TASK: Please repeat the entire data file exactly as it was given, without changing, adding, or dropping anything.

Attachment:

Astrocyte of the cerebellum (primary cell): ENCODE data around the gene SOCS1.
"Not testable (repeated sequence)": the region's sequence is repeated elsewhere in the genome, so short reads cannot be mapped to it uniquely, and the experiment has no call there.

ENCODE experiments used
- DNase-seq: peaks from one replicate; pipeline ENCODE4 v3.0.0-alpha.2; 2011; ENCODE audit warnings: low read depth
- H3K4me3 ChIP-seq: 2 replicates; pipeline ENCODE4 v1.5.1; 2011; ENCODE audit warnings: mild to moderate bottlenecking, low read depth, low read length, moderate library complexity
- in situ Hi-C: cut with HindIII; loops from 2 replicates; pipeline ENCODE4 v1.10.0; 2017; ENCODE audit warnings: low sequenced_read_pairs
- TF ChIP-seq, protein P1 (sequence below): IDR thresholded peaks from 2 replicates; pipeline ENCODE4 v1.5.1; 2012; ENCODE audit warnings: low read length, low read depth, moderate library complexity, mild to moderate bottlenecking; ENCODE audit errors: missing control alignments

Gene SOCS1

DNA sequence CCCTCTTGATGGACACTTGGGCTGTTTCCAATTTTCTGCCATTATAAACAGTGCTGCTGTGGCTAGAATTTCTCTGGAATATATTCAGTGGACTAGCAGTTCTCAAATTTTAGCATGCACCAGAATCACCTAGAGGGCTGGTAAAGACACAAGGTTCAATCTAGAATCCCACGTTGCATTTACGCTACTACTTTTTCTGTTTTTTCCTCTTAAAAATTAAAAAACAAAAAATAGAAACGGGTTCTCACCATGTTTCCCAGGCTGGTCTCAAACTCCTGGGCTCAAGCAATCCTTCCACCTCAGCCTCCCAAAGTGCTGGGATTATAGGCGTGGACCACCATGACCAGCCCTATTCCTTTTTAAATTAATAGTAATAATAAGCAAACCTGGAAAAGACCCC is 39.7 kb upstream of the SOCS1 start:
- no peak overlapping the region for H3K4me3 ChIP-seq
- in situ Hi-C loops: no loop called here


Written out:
Astrocyte of the cerebellum (primary cell): ENCODE data around the gene SOCS1.
"Not testable (repeated sequence)": the region's sequence is repeated elsewhere in the genome, so short reads cannot be mapped to it uniquely, and the experiment has no call there.

ENCODE experiments used
- DNase-seq: peaks from one replicate; pipeline ENCODE4 v3.0.0-alpha.2; 2011; ENCODE audit warnings: low read depth
- H3K4me3 ChIP-seq: 2 replicates; pipeline ENCODE4 v1.5.1; 2011; ENCODE audit warnings: mild to moderate bottlenecking, low read depth, low read length, moderate library complexity
- in situ Hi-C: cut with HindIII; loops from 2 replicates; pipeline ENCODE4 v1.10.0; 2017; ENCODE audit warnings: low sequenced_read_pairs
- TF ChIP-seq, protein P1 (sequence below): IDR thresholded peaks from 2 replicates; pipeline ENCODE4 v1.5.1; 2012; ENCODE audit warnings: low read length, low read depth, moderate library complexity, mild to moderate bottlenecking; ENCODE audit errors: missing control alignments

Gene SOCS1

DNA sequence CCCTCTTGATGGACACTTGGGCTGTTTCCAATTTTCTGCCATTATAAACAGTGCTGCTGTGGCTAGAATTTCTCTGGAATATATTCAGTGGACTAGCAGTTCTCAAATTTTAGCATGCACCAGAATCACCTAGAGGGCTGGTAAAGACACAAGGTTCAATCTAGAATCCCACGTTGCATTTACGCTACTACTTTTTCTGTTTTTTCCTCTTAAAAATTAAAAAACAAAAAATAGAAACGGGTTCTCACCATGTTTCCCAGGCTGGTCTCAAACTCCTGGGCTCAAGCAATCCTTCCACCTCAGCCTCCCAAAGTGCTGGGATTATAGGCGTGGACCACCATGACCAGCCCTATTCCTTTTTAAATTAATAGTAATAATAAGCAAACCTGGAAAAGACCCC is 39.7 kb upstream of the SOCS1 start:
- no peak overlapping the region for H3K4me3 ChIP-seq
- in situ Hi-C loops: no loop called here